Understanding Passive and Active Verbs


Verb Types Review
Verbs are words that show action (action verbs) or conditions and relationships (linking verbs). English also has auxiliary (helping) verbs.

Action verbs (not to be confused with active verbs) are verbs that describe something that can be done. Verbs like talk, run, throw, cook, eat, jump, drive, write, and read are all action verbs.

Linking verbs include any form of the verb be (am, are, is, was, were, being, been, etc.) as well as become and seem. Linking verbs connect the subject of the sentence with additional information. Linking verbs perform the function of an equals (or inequality) sign. Linking verbs perform no action and merely state the presence or absence of an existing condition or relationship.

A true linking verb is neither active nor passive. Linking verbs link, or connect, the subject of the verb with other information. Some verbs, however, can act as both linking and action verbs: look, appear, feel, taste, smell, prove, grow, and remain.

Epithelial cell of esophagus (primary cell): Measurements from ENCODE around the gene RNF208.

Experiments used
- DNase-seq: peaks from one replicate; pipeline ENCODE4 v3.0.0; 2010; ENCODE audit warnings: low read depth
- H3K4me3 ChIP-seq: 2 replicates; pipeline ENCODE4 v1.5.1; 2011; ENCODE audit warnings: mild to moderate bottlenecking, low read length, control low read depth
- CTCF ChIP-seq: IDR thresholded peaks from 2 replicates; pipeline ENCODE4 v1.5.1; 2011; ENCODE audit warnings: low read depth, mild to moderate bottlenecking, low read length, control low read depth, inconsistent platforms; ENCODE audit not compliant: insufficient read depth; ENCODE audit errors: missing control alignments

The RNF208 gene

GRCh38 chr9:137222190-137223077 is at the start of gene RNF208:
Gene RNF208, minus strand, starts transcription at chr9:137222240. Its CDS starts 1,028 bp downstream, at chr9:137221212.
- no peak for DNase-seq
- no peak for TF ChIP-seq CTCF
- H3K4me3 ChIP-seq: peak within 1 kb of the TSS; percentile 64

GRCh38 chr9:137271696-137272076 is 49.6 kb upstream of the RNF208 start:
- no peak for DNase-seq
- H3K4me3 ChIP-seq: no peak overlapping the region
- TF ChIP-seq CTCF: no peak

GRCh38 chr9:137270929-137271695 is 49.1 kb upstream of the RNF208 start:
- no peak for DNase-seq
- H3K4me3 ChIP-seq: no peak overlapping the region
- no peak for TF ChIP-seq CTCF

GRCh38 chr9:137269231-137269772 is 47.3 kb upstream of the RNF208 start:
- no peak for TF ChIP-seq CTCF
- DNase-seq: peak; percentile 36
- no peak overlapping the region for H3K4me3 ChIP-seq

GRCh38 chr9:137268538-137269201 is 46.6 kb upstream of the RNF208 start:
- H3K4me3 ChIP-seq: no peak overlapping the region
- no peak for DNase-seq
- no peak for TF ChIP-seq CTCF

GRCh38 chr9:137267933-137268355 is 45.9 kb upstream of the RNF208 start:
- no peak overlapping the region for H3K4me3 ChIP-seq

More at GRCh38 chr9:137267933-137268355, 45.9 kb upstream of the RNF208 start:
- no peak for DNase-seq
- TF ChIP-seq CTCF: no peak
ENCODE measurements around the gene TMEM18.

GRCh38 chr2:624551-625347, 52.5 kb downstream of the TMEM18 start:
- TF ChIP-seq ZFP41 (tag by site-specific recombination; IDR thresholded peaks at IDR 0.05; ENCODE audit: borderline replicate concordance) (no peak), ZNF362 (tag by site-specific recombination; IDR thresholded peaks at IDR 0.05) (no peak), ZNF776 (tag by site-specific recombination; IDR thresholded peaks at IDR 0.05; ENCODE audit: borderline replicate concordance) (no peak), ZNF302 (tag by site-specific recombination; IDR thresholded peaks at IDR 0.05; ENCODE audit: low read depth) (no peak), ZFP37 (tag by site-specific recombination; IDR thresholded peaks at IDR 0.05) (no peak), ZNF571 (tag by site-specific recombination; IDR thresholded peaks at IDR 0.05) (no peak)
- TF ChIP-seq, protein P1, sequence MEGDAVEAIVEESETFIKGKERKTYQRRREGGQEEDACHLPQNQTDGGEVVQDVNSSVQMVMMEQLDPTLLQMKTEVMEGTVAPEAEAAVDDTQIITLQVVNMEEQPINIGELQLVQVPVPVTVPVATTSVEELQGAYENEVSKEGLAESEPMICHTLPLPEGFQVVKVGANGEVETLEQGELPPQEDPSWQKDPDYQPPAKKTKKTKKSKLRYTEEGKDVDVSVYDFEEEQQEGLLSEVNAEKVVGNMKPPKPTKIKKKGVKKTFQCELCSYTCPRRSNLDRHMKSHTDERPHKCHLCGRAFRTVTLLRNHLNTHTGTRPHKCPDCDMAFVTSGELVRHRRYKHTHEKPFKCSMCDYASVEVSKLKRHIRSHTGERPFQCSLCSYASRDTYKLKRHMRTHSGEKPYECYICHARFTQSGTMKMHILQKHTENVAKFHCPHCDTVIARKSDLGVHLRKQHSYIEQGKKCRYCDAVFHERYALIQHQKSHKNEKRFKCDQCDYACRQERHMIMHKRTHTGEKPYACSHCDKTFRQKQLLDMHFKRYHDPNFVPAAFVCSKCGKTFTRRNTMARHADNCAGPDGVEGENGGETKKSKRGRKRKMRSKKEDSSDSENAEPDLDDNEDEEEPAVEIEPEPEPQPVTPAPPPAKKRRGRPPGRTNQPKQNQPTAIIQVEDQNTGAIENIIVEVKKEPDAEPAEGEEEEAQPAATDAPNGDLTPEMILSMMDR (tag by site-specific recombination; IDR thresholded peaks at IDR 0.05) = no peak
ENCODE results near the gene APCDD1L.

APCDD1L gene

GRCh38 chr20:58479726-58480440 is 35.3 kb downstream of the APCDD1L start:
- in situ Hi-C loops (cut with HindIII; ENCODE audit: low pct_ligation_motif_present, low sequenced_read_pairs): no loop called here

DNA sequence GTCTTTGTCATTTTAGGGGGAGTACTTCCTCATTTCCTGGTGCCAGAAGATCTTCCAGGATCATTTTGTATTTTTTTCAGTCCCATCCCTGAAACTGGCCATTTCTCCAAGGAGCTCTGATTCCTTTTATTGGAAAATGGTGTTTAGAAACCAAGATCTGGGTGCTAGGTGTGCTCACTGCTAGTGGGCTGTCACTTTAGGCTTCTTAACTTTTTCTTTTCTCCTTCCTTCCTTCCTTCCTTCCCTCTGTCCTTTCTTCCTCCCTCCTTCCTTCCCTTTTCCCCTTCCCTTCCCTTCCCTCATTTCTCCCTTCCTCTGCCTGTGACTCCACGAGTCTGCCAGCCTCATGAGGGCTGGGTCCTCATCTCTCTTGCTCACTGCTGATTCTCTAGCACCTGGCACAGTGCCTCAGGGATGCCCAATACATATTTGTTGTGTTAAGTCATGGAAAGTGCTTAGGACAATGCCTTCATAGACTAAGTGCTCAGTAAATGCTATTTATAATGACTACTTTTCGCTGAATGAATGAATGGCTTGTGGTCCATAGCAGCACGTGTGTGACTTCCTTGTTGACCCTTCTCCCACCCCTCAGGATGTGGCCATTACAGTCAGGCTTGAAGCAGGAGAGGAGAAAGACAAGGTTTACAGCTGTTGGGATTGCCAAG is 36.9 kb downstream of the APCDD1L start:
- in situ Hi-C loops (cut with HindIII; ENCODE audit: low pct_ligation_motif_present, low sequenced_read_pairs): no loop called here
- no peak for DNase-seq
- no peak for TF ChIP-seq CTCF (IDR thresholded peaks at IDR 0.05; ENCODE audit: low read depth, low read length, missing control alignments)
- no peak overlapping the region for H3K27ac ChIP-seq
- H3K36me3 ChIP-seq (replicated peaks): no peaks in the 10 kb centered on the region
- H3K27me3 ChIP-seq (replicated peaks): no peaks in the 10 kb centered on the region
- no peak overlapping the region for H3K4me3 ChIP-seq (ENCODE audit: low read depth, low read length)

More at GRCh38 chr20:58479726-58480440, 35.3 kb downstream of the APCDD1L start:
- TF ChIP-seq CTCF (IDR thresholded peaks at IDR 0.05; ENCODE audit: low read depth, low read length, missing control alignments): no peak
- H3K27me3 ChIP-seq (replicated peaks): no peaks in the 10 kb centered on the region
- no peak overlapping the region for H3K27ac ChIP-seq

Auxiliary verbs (also called helping verbs) are used in forming the tenses, moods, and voices of other verbs. The most common auxiliary verbs are have, be, and do.

Subjects and Direct Objects Review
Subjects are what or who the sentence is about. The subject always includes at least one noun, pronoun, or word functioning as a noun. A subject can even be a group of words. The subject answers the question of “who or what is doing or being this verb.”

Direct objects are the immediate recipients of the action or the item the verb affects. The direct object receives the action performed by the subject and generally answers the question “what.”

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Very helpful. I am showing this to my children.

Unfortunately, many people think this topic is not very important. Knowing the differences will help make my writing stronger.